International sanctions have forced Iran’s industrial and trade sectors to change the way they do business, according to exhibitors taking part in the “Made in Iran” expo which kicked off in Beirut Wednesday.
The five-day BIEL exhibition is seeing participation from some 70 Iranian companies involved in sectors ranging from plantations of pistachios and saffron to automobiles and advanced medical equipment.
Speaking at his company’s pavilion, which features two Renault-designed but Iranian-made sedans, Mansour Abtahi, an overseas marketing manager at Saipa automobile, said Iran’s vehicle industry had grown in spite of sanctions.
“Sanctions are not ineffective. However, we intelligently look for ways to reduce their effects,” he said. Restrictions on financial transactions for trade have some effects on exports to some countries, Abtahi added.
Saipa, he said, had managed to build assembly plants in countries such as Venezuela, Syria, Iraq and Senegal. In addition to Renault, the company has partnered with leading car manufacturers including Kia, Nissan and Volvo, Abtahi added.
“None of these international players have shown any intention to break up the partnerships. In fact, together we look for ways to minimize the effect of sanctions on the sector,” he said.
In addition to thousands of cars produced in the four countries, Abtahi said that over the past five years, the Iranian car manufacturer had exported more than 120,000 cars to Syria and Iraq.
“We also have exports to international markets including Algeria, Egypt, Sudan, Venezuela, Pakistan, Cameroon, Ghana, Senegal and Azerbaijan,” he said.
Key markets being mulled by Saipa are the Commonwealth of Independent States, where Iran enjoys fewer restrictions on trade.
“In some cases, we opt to purchase goods we need or industrial components in return for vehicles we sell abroad,” Abtahi said. “In that way we limit financial transactions to a minimum.”
According to Abtahi, Saipa has been preparing to enter the Lebanese market and would soon select a local distributor and post-sale service provider.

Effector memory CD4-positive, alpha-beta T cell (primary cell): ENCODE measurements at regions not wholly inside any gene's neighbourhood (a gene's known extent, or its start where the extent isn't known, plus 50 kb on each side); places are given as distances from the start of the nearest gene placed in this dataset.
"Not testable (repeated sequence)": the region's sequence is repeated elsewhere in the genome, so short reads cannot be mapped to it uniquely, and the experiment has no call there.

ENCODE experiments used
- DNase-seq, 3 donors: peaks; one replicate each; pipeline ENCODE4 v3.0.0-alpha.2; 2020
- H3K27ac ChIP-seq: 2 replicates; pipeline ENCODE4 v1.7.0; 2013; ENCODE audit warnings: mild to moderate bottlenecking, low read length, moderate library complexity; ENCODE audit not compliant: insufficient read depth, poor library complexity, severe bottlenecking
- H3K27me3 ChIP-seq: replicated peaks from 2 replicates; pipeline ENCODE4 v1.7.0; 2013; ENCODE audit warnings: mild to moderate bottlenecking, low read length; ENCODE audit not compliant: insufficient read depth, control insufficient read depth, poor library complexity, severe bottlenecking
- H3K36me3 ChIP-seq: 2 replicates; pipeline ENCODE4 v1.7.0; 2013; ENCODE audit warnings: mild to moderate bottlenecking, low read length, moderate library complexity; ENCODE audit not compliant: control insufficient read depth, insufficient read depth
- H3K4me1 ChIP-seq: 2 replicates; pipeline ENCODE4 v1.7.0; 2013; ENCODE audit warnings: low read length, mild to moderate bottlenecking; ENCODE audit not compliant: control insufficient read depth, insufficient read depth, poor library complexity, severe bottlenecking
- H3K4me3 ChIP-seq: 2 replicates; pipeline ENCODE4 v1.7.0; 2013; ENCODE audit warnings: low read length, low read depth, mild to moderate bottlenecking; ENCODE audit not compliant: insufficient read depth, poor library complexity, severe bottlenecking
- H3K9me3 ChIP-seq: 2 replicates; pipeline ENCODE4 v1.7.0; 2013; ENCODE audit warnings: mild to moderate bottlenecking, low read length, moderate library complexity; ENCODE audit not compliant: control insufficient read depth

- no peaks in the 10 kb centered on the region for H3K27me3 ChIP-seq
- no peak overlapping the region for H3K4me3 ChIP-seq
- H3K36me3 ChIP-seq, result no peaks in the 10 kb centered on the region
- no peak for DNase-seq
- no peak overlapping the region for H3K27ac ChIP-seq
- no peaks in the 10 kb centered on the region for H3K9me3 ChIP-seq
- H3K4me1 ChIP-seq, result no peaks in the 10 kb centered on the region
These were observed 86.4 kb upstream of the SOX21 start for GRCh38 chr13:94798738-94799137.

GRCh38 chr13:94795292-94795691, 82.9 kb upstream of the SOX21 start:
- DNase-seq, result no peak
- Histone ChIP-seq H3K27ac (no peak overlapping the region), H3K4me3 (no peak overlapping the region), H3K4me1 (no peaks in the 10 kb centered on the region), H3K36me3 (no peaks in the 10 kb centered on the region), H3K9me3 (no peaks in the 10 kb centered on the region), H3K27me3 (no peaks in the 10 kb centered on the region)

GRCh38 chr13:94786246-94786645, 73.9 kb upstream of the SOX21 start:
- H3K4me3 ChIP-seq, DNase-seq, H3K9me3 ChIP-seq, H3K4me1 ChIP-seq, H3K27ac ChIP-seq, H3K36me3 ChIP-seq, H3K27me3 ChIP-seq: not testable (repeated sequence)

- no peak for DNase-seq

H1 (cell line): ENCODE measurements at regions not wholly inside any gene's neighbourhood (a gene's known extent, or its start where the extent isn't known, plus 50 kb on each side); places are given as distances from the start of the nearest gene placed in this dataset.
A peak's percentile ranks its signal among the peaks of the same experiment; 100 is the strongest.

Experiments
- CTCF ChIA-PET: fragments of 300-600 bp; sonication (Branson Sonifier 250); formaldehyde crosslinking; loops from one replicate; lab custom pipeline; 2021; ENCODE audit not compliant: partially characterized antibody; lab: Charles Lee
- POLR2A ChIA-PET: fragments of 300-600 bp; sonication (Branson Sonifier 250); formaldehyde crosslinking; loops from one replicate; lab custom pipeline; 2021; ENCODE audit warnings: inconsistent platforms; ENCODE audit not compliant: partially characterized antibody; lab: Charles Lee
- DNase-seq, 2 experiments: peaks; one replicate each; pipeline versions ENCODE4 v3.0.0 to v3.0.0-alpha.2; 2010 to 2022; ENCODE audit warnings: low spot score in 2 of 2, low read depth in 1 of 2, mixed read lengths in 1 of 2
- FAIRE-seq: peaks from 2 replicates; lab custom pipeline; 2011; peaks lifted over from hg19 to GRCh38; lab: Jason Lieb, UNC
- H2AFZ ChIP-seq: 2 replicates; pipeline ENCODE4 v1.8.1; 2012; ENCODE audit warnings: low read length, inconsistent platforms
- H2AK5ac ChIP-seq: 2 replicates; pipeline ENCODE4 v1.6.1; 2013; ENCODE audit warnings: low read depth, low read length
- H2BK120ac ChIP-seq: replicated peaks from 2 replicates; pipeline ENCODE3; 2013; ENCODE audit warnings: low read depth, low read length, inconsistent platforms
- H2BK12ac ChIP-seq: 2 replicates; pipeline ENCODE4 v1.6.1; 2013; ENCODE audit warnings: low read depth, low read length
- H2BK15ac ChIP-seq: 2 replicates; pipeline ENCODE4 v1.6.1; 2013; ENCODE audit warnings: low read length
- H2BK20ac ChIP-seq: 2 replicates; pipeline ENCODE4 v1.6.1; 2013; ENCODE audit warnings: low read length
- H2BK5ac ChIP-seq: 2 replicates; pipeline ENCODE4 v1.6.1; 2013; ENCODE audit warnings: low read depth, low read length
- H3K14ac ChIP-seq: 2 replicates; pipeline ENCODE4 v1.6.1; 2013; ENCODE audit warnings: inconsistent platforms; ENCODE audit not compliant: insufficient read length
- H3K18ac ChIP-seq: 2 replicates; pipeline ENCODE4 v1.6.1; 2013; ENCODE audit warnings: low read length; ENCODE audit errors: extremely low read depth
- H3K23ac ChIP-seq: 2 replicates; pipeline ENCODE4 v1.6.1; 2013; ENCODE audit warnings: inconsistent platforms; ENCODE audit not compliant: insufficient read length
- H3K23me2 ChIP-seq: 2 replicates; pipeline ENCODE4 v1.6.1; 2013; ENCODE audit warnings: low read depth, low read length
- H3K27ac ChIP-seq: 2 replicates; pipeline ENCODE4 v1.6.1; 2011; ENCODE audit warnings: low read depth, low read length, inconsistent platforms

Some exhibitors, however downplayed the impact of sanctions on business. A sales manager at Shazand Petrochemical Corporation, who did not wish to be identified, said his company’s exports had continued to rise despite the tightening of sanctions on Iran.
Shazand, which produces various petrochemical products including plastic raw materials, chemicals and synthetic rubber, has also managed to export products to global markets.
“Our major export markets are in China, Russia and India,” he said. “In fact we have recently started to export to various European countries.”
Mahmoud Saderi from Rafsanjan Pistachio Producers Cooperative, a 75,000-member co-op, said sanctions had had minimal impact on pistachios, Iran’s second-biggest export item.
In addition to its major market in China, RPCC has managed to expand into the European market building a packaging plant in Hamburg, Germany, Saderi said. “We export over 50,000 tons of pistachios to over 90 countries across the world,” he added.
Nazeri, CEO of Raymand High Tech Development Corporation, also denied that sanctions had a significant effect on their business.
Raymand, which is involved in advanced medical equipment, IT and nanotechnology, is able to retain significant competitiveness given high quality and affordable prices.
“In our field, price and quality speak louder than sanctions,” he said.
“But we have to work hard and it will take time to create a brand and international reputation in the high-tech business,” he said.